Twinkle Toes

Dance class isn’t just for the kiddos

If you think dance is just for kids, think again. Wilmington women (and a few men) are indulging their passion for all types of dance – tap, modern, jazz, ballet, and hip-hop – and getting a good workout in the process. And, they’re having a great time doing it.

The fitness benefits of dance are almost too numerous to count. You’ll strengthen your muscles, improve your posture, increase your balance and flexibility, and enhance your cardio fitness.

“Dance is a wonderful form of exercise,” says ASHLEY BARNES (above), owner of THE DANCE ELEMENT. “It’s definitely a healthy way to exercise the whole body.”

There are so many forms of dance, it’s easy to find the style that best meets your fitness goals. For example, with ballet, you’ll tone and lengthen muscles and develop fast- and slow-twitch muscle, but cardio fitness will be limited. With modern dance, you’ll build strength, especially through your core. With tap dancing, you’ll get a great cardio workout while increasing your balance and coordination; and with hip-hop, you’ll get an intense cardio workout.

“Dance works muscles you didn’t know you had,” says LESLEY DEVANNEY, who started dancing as an adult. “I feel like my mind is sharper, and I definitely have better posture. My body is toned, and my clothes fit better. I look better, and I’m healthier. My doctor can’t believe my blood work.”

Devanney, like many adult dancers, doesn’t restrict herself to one dance form. To get a well-rounded workout, she takes ballet as well as tap.

Another benefit to dance is that adults don’t have to force themselves to attend class. One reason is that with dance, adults have an opportunity to express their artistry as they work towards their fitness goals.

“Dance isn’t just exercise,” says CORY SMITH, owner of the WILMINGTON CONSERVATORY OF FINE ARTS. “It’s artistry. The adults enjoy the quality of having their bodies working in graceful ways. They leave a dance class feeling uplifted and inspired.”

Equally important, dance gives adults a respite from their daily demands and responsibilities. In a challenging class, stress and concerns are forgotten as students focus on technique and the steps, according to Barnes.

“It’s a really great escape to come to a dance class,” says The Dance Element owner Ashley Barnes. “It’s a great opportunity to leave everything else behind and be in the moment.”

Furthermore, dance comes with built-in accountability – dancers’ classmates and teachers expect them to be there, which gets them to class even when doing one more thing seems insurmountable.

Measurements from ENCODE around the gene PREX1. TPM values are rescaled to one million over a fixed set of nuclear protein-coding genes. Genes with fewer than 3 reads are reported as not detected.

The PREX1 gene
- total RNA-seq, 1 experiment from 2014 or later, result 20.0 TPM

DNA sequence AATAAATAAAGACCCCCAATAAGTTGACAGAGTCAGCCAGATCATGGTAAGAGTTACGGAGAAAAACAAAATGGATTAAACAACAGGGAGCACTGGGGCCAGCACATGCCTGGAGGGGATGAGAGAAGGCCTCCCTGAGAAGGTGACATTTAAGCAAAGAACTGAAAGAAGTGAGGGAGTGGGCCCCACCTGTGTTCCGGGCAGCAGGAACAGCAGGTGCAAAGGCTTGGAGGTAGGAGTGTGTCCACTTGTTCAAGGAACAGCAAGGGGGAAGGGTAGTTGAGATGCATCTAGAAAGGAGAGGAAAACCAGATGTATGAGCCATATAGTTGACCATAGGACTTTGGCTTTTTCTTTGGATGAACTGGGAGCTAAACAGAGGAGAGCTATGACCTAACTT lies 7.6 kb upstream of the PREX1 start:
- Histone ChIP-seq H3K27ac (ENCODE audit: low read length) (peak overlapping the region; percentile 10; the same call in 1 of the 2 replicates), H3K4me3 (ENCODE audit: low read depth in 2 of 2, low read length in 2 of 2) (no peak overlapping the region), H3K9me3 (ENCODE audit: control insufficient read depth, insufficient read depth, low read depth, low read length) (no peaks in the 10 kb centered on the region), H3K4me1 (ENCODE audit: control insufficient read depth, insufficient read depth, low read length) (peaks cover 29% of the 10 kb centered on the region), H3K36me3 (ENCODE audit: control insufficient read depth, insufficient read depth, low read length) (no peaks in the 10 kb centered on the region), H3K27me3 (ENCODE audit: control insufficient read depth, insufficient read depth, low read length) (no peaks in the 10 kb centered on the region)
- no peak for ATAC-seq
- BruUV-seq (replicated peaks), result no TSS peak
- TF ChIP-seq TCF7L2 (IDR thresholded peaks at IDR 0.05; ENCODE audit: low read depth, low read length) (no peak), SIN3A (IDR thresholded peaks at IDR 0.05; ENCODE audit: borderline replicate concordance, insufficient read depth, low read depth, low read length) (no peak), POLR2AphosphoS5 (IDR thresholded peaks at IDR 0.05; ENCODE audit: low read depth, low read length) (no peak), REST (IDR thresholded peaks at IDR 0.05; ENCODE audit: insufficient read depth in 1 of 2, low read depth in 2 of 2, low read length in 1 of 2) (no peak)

Dance has another factor in its favor: It’s social. As dance draws kindred spirits, it’s easy to make friends. BECKY SPIVEY, who has danced on and off all her life, says members of her modern dance class gather for regular wine nights, engage in social activities, and look after each other.

If you are a beginner or haven’t danced in a while, it can be daunting to stick your foot in a dance studio. But those who have done so say you shouldn’t worry. Adult dancers, even those who have danced for years, welcome newbies, Devanney says. All the dancers encourage and support each other, and they share a lot of laughs as they learn new steps and choreography, she adds.

But, one mustn’t forget that dance is an art form, and, as such, it is meant to be shared, to be performed. In the Port City, adult dancers have multiple opportunities to do that. Some perform specially choreographed pieces at their studios’ recitals; some join studio companies and dance alongside the teenage students, and some perform at venues such as Cape Fear River Watch fundraisers.

The adult dancers who do perform find it worth the time and effort. Having a performance to work toward helps them be more disciplined, gain confidence, and feel a sense of camaraderie with their fellow dancers.

“It feels good to be on stage,” Devanney says. “Everyone has the same goal. There’s something very human about it.”

At many area studios, adult dancers can buy a class card for ten or more classes, which provides discounted rates. The cards are generally good for six months, and you only pay for the classes you attend.

If you’re thinking of taking a dance class, go ahead and get yourself to a studio.

“People should just give dance a try,” Spivey says. “It’s such a good workout, and those who have started say, ‘Wow! I wish I’d known about it before.’”


To view more of photographer Chris Brehmer's work, visit